In 2020, the average number of unemployed jobseekers in arts occupations was 8,717, around 2,670 higher than in the year before. Visual artists made up over 34 per cent of all unemployed jobseekers in arts occupations. In the first quarter of 2021 the average for unemployed jobseekers in arts was 8,481, of whom 625 were laid off. The shares of graphic designers and musicians among unemployed jobseekers exceeded 16 per cent (Cultural statistics’ table service, Table 11.7 ).

These data derive from the Employment Service Statistics of the Ministry of Economic Affairs and Employment.

Figure 6. Unemployed jobseekers in arts occupations by quarter 2019Q1– 2021Q1

Figure 6. Unemployed jobseekers in arts occupations by quarter 2019Q1– 2021Q1
Source: Ministry of Economic Affairs and Employment

Earnings in cultural occupational groups

According to the structure of earnings statistics, the number of full-time monthly wage and salary earners in the private sector was 743,122 in 2019. There were nearly 28,000 private sector wage and salary earners in cultural occupations, almost four per cent.

Advertising and public relations managers attained earnings of over EUR 6,700. The average earnings of men were good EUR 7,113 and of women EUR 6,410. The lowest earnings in the private sector, around EUR 2,173, were found among textile, leather, etc. handicraft artisans ( Cultural statistics’ table service, Table 11.9 ).

In 2020, 356,811 persons worked in the local government sector, of whom nearly 5,300 were working in cultural occupations. In the local government sector, the average regular monthly earnings were about EUR 3,250. In cultural occupations they were around EUR 2,920, on average. Theatre directors earned most, around EUR 5,560, on average. City architects also attained earnings of nearly EUR 5,200. Museum assistants’ earnings remained under EUR 2,000, as they earned EUR 2,024, on average ( Cultural Statistics’ table service, Table 11.8 ).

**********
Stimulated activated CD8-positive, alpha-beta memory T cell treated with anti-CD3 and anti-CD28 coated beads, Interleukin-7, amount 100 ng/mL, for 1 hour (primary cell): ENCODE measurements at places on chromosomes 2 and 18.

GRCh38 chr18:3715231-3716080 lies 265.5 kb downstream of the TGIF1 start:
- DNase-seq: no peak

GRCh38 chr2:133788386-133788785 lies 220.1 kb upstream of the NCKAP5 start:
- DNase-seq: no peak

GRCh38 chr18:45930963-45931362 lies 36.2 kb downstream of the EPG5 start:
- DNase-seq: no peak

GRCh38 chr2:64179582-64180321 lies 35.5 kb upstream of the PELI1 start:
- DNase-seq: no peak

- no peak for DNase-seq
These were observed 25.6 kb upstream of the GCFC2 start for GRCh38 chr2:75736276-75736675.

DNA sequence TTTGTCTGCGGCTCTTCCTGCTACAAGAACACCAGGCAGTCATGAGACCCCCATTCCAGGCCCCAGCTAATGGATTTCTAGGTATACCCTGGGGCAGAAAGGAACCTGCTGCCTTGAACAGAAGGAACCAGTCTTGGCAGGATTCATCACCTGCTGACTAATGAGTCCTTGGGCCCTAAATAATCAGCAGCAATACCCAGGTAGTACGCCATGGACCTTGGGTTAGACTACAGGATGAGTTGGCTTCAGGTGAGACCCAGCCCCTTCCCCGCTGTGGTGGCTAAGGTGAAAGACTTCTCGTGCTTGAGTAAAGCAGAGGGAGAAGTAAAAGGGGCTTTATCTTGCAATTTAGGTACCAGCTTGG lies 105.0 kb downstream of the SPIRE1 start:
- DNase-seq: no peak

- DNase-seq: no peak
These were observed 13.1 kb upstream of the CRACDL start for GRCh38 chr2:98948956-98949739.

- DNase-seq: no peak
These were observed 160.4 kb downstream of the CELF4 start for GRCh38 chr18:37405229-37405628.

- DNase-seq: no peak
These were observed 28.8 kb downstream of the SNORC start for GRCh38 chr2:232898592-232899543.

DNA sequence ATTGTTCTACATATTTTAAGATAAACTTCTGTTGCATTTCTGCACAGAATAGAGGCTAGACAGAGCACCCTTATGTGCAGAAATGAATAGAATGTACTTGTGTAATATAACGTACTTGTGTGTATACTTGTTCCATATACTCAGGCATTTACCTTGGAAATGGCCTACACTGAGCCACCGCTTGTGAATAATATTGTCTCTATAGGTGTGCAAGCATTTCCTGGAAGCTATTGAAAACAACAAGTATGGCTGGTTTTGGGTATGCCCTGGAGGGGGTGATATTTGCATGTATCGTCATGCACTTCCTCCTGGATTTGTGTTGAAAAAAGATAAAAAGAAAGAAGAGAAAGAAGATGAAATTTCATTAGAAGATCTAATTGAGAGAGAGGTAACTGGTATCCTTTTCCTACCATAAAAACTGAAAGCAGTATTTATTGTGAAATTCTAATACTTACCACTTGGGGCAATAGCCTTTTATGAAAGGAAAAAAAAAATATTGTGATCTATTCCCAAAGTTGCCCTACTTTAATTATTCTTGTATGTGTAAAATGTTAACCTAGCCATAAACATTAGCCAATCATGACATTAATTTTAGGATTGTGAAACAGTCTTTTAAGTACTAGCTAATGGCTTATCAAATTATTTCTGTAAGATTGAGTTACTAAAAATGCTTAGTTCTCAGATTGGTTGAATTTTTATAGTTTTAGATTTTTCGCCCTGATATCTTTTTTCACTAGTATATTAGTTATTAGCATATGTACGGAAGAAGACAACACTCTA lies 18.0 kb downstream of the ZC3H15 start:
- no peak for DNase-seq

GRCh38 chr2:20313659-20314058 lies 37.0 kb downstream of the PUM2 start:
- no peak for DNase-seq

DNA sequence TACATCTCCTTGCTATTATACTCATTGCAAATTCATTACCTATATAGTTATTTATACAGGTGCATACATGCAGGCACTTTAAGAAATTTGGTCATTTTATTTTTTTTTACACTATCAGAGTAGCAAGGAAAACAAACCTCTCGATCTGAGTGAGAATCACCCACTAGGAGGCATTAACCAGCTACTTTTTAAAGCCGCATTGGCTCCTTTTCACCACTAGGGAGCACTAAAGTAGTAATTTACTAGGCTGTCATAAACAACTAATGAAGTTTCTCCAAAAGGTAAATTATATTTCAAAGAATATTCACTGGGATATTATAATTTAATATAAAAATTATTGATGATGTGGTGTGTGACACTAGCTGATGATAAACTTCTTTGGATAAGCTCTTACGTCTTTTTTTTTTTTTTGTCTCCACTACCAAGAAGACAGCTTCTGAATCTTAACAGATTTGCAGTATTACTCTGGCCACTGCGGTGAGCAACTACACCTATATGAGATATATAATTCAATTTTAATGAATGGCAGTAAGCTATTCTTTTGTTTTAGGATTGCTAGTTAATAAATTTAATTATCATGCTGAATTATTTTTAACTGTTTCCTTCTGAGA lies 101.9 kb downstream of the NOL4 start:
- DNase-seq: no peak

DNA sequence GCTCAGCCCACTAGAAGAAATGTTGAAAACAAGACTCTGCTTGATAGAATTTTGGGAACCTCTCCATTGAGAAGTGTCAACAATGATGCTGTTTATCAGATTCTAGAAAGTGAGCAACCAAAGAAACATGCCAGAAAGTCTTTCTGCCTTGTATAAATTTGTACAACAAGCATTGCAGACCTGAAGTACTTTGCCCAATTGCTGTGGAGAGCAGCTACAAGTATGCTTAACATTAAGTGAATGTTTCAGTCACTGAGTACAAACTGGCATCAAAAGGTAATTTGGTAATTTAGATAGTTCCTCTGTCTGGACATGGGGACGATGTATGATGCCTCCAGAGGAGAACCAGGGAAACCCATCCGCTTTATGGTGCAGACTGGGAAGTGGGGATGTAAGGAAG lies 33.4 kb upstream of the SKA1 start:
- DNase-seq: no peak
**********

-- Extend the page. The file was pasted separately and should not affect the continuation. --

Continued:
Sources:
Statistical sources:
Statistics Finland: Labour Force Survey
Statistics Finland: Employment statistics
Statistics Finland: Education statistics
Statistics Finland: Statistics on wages and salaries
Ministry of Economic Affairs and Employment: Unemployed jobseekers and laid off persons
Other sources:
Ruusuvirta, Lahtinen, Rensujeff, Kurlin, Niiniaho (2021). Arts and Culture Barometer 2020, Cupore online publications 67, Centre for Cultural Policy Research Cupore.


Source: Cultural statistics 2020, Statistics Finland

Inquiries: Kaisa Weckström 029 551 2348, kulttuuri.tilastokeskus@stat.fi

Head of Department in charge: Hannele Orjala

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Tables

Tables in databases


Updated 15.6.2021

Referencing instructions:

Official Statistics of Finland (OSF): Culture [e-publication].
ISSN=2341-7404. Cultural Employment in Finland 2020. Helsinki: Statistics Finland [referred: 25.10.2021].
Access method: http://www.stat.fi/til/klt/2020/01/klt_2020_01_2021-06-15_tie_001_en.html